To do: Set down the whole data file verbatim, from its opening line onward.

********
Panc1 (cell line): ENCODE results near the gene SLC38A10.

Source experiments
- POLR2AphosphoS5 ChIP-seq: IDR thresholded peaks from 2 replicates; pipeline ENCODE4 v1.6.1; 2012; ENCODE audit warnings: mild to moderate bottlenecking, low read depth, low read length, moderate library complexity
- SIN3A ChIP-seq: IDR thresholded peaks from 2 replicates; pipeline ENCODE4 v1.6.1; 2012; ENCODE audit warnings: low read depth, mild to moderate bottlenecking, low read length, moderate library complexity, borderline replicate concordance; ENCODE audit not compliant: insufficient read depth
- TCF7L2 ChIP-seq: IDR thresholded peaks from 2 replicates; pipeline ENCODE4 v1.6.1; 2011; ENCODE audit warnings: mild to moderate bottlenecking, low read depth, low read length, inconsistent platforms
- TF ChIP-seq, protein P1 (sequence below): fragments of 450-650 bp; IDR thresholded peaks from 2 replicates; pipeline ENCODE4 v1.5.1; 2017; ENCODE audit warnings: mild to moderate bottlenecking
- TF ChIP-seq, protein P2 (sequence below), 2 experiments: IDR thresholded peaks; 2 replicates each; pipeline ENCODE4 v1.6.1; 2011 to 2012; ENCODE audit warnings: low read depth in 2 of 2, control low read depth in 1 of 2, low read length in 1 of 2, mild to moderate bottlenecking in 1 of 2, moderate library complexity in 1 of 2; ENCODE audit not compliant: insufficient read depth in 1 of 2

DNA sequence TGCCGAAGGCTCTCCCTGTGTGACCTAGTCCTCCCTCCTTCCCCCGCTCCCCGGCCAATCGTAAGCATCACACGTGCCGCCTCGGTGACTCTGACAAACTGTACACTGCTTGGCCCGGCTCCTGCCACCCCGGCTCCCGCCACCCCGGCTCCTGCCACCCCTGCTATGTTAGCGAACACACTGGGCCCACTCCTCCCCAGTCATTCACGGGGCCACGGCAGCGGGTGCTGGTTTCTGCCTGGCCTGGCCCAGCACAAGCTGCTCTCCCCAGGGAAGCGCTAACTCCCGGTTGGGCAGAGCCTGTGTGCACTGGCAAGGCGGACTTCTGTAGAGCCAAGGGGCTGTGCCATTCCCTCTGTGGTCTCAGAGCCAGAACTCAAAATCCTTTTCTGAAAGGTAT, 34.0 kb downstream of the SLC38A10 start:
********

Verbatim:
Panc1 (cell line): ENCODE results near the gene SLC38A10.

Source experiments
- POLR2AphosphoS5 ChIP-seq: IDR thresholded peaks from 2 replicates; pipeline ENCODE4 v1.6.1; 2012; ENCODE audit warnings: mild to moderate bottlenecking, low read depth, low read length, moderate library complexity
- SIN3A ChIP-seq: IDR thresholded peaks from 2 replicates; pipeline ENCODE4 v1.6.1; 2012; ENCODE audit warnings: low read depth, mild to moderate bottlenecking, low read length, moderate library complexity, borderline replicate concordance; ENCODE audit not compliant: insufficient read depth
- TCF7L2 ChIP-seq: IDR thresholded peaks from 2 replicates; pipeline ENCODE4 v1.6.1; 2011; ENCODE audit warnings: mild to moderate bottlenecking, low read depth, low read length, inconsistent platforms
- TF ChIP-seq, protein P1 (sequence below): fragments of 450-650 bp; IDR thresholded peaks from 2 replicates; pipeline ENCODE4 v1.5.1; 2017; ENCODE audit warnings: mild to moderate bottlenecking
- TF ChIP-seq, protein P2 (sequence below), 2 experiments: IDR thresholded peaks; 2 replicates each; pipeline ENCODE4 v1.6.1; 2011 to 2012; ENCODE audit warnings: low read depth in 2 of 2, control low read depth in 1 of 2, low read length in 1 of 2, mild to moderate bottlenecking in 1 of 2, moderate library complexity in 1 of 2; ENCODE audit not compliant: insufficient read depth in 1 of 2

DNA sequence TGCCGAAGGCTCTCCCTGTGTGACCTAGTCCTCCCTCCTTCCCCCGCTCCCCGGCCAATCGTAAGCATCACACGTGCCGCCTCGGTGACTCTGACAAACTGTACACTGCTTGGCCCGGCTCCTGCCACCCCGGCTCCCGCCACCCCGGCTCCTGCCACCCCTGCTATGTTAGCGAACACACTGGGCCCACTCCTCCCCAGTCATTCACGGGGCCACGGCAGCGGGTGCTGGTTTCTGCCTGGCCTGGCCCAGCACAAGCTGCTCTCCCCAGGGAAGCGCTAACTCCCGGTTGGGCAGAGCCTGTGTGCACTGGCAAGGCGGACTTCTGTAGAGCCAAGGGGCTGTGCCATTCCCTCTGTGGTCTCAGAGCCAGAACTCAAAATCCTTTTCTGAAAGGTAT, 34.0 kb downstream of the SLC38A10 start: